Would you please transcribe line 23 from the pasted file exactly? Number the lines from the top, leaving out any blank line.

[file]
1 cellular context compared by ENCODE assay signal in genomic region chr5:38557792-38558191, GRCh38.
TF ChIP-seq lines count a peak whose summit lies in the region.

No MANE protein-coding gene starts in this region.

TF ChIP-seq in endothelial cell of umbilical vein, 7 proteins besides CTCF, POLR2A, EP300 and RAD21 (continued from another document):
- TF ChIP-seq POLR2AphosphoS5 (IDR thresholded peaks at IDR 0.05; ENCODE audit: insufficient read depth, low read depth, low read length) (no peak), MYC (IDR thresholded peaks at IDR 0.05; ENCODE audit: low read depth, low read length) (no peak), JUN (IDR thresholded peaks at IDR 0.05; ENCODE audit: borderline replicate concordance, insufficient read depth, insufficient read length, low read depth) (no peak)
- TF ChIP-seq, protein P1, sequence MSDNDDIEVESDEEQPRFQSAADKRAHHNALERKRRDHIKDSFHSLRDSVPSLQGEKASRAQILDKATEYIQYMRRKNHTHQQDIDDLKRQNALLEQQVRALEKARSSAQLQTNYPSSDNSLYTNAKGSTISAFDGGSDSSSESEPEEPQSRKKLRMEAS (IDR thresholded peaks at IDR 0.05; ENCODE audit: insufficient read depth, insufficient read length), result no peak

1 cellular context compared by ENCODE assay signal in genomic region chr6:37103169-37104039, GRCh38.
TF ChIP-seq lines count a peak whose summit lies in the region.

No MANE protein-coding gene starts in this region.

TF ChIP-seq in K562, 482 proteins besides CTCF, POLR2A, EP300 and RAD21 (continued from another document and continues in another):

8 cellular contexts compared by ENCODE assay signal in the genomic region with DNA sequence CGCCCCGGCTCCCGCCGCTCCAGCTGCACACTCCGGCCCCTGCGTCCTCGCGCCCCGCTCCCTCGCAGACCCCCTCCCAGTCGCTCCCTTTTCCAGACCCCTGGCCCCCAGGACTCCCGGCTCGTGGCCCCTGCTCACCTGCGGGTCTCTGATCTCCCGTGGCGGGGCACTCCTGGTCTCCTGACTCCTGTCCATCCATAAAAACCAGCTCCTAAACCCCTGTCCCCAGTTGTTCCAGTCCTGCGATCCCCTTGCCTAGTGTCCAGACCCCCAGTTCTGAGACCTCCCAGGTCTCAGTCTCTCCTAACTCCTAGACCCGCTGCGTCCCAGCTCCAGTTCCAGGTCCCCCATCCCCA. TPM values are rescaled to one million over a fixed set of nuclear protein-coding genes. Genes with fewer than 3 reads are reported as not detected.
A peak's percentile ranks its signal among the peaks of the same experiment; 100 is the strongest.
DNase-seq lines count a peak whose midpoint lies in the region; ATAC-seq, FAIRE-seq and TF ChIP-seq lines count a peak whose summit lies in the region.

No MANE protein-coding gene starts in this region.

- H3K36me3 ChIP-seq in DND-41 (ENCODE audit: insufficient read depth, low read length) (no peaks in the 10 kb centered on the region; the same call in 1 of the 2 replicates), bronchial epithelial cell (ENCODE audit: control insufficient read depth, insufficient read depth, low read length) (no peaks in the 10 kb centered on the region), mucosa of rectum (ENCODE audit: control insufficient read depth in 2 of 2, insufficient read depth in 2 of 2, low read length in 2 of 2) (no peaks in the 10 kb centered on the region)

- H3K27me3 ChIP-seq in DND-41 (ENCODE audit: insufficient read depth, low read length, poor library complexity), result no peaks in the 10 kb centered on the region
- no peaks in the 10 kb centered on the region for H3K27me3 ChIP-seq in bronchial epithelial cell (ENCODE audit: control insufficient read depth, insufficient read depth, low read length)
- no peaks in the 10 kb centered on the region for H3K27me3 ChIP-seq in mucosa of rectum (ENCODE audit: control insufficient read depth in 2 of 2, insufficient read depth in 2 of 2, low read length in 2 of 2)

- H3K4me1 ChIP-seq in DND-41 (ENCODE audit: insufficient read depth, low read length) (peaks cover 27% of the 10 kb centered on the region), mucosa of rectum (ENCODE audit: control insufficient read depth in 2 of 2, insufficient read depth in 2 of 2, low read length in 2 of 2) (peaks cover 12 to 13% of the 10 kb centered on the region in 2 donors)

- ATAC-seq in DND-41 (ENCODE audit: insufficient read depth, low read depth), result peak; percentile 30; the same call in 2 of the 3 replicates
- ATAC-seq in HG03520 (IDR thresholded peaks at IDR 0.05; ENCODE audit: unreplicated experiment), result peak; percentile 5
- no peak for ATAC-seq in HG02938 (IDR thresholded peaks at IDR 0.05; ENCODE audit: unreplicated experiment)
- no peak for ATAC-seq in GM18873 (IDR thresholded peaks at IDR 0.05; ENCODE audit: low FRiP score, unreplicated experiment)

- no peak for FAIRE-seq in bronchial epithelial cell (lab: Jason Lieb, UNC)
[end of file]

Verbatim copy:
- no peak for ATAC-seq in GM18873 (IDR thresholded peaks at IDR 0.05; ENCODE audit: low FRiP score, unreplicated experiment)